I would try to provide a summary of the plot, but, to be honest, I don't know myself. The trick to discussing Finnegan's Wake is knowing that anyone that's claimed to have read the book, in its entirety, is a dirty liar. However, you can claim to have read the book, because how on earth could anyone try to test you on it?

As James Joyce himself explained, “Oftwhile balbulous, mithre ahead, with goodly trowel in grasp and ivoroiled overalls which he habitacularly fondseed...”

4. 'The Catcher in the Rye': If Nirvana Was a Book Instead Of a Band

It's about teen angst... that's it. I don't know if you want anything else, but that's all you're getting out of The Catcher in the Rye. 

This novel centers around a young, unlikeable prep school student named Holden Caulfield. In the novel Caulfield does things which make him more and more unlikeable, and more and more like a surly male Amanda Bynes.

If you want to gloat about having read The Catcher in the Rye, always remember to bemoan the fact that James Dean never had the chance to play Holden Caulfield. Doing that will make people think that you read and watch old movies, which is perfect for the person that does neither. 

5. 'Slaughterhouse-Five': Because Kurt Vonnegut is EVERYONE'S Favorite Author

Who's your favorite author?

You may have said JK Rowling, or Shakespeare or Chuck Palahniuk or some other option. I'm here to inform you that you're wrong. Kurt Vonnegut Jr. is everyone's favorite author (trust me, I've polled college students) and now he's your favorite author too.

The best part of having Kurt Vonnegut Jr. as your favorite author, is that you only ever have to read Slaughterhouse-5, because that's the only Vonnegut novel that people ever seem to know about.

To work in a hefty dose of Vonnegut into a conversation, just start talking about the Iraq War and at some point mention Tralfamadore. You will be revered by all in your company, even though a mention of the Tralfamadorians means nothing out of context. If the conversation starts to drift back towards topics that matter, just keep shouting the word Tralfamadore, because that'll convince people of both your impressive literary comprehension, and your marvelous charisma and sociability.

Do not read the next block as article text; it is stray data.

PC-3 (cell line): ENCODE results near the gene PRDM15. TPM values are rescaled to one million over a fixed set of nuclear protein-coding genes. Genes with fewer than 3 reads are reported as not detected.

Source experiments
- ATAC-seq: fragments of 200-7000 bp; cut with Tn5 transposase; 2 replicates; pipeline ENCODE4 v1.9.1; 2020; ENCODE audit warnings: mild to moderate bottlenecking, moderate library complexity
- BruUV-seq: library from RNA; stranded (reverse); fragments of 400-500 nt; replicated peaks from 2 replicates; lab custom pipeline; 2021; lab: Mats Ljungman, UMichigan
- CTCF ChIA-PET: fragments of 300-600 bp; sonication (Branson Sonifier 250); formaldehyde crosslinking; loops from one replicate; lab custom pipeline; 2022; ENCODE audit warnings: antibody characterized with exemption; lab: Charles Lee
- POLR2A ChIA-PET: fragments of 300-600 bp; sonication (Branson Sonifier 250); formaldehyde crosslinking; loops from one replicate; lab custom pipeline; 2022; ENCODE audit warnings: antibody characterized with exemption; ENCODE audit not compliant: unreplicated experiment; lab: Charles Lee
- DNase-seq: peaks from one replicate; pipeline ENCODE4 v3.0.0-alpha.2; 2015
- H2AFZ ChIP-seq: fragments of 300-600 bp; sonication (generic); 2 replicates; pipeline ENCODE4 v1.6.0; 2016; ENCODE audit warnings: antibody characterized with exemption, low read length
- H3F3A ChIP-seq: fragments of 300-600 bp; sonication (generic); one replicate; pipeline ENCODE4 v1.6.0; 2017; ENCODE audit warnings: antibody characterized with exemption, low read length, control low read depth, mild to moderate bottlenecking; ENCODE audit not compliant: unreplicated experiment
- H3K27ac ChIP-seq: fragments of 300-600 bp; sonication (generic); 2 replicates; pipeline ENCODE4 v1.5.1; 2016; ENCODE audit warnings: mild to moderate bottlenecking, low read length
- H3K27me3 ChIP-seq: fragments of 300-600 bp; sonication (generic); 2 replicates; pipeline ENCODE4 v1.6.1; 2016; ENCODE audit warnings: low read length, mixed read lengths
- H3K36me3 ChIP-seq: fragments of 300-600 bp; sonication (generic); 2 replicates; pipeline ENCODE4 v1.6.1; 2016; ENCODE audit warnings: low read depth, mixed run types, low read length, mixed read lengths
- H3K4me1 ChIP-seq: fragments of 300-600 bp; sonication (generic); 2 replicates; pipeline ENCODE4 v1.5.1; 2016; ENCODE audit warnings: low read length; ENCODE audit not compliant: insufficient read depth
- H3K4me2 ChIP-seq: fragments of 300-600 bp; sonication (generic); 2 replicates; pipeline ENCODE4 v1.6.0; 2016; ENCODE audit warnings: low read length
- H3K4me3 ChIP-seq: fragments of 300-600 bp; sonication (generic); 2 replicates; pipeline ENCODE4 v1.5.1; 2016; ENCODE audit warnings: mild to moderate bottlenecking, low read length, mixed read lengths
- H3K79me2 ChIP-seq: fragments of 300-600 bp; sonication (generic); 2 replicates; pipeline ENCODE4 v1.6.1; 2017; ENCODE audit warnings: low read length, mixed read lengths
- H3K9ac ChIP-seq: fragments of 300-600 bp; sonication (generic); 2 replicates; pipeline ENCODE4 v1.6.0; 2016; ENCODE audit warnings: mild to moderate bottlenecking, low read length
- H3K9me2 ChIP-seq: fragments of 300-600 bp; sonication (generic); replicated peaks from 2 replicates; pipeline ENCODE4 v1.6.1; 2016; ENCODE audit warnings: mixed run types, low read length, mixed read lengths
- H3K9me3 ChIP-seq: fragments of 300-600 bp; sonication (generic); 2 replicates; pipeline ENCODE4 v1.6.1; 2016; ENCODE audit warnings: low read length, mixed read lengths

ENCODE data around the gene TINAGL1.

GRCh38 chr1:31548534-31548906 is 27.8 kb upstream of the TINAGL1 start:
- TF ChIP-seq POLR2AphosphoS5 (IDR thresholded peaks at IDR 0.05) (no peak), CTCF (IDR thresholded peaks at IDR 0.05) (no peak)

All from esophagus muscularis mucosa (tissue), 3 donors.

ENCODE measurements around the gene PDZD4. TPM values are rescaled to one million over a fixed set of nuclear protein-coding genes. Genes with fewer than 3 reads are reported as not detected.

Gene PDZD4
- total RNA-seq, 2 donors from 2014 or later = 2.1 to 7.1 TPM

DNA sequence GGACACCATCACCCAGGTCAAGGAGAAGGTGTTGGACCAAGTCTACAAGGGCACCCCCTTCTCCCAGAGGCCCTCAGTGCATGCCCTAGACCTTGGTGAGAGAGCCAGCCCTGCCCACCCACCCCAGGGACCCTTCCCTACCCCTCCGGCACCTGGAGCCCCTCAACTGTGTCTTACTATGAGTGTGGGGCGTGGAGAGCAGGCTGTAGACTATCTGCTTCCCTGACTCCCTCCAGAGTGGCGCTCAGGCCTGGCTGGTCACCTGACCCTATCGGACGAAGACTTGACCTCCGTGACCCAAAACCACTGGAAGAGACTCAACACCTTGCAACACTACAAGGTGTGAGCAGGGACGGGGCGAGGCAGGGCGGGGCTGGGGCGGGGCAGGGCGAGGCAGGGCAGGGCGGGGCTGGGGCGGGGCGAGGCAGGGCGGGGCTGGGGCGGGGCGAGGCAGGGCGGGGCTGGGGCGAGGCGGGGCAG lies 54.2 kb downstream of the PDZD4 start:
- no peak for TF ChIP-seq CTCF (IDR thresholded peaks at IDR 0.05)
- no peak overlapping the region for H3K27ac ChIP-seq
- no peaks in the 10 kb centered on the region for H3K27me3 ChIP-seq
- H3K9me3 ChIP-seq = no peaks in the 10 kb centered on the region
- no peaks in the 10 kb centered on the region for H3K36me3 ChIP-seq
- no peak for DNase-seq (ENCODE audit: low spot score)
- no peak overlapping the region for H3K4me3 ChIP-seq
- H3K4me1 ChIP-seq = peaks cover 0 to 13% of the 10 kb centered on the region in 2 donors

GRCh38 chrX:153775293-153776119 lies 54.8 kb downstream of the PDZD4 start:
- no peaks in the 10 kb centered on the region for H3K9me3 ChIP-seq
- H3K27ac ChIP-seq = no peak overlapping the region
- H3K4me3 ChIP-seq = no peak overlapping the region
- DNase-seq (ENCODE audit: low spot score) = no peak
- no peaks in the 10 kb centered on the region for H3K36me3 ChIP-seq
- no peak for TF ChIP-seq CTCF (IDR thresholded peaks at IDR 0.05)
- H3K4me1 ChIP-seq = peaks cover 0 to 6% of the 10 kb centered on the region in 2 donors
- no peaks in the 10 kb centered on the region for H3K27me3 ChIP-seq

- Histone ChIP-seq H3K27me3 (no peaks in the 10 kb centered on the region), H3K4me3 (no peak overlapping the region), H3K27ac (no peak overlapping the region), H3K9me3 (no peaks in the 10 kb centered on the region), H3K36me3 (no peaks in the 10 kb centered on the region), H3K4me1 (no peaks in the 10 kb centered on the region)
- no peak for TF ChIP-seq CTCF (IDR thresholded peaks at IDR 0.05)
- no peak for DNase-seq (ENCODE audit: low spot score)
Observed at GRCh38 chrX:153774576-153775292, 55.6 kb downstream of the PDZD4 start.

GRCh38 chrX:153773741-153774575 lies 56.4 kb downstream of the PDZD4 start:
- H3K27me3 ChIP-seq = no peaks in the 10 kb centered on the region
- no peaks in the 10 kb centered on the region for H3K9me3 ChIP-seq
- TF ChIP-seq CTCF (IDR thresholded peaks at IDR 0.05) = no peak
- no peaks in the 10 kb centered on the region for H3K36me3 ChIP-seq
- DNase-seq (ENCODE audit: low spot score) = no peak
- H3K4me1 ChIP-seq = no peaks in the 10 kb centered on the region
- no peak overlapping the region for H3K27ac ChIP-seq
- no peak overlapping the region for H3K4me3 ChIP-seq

6. 'Atlas Shrugged': Where the Characters Are Boring and the Plot's Even Worse

Ayn Rand, the mother of libertarianism, had created a rich wonderful dystopia full of intrigue and mystery, and ruined it by creating the most boring characters alive. Dagny Taggart and John Galt are the least inspiring protagonists ever created, and reading this book is difficult to say the least. 

However, as a pretentious individual, ignore the characters (and their many, many, flaws) and just talk about how the concept of Atlas Shrugged applies to the modern world, as though you are the first one to do so. That'll make people love you, I guarantee it.

If anyone tries to debate you on the merits of this book, just speak the magic words, "There's no such thing as government regulation" three times and click your heels and you'll be back home before you know it.

7. 'War and Peace': You're Just Happy You Finished It

This is a hard 1000-plus pages for anyone. You've earned the right to brag about this one. In fact, they should build statues in your honor and dedicate days to allow people to celebrate how great you are.

Reading War and Peace earns the reader two very prestigious awards: the Max Power Awesomeness Trophy (it's the kind of trophy you'd love to touch, but you musn't touch), and the Carlos Danger Award For Not Knowing When to Give Up.


Using the information presented in this list, you can now become the worst person that everyone knows. Good luck on your new life as a pretentious person.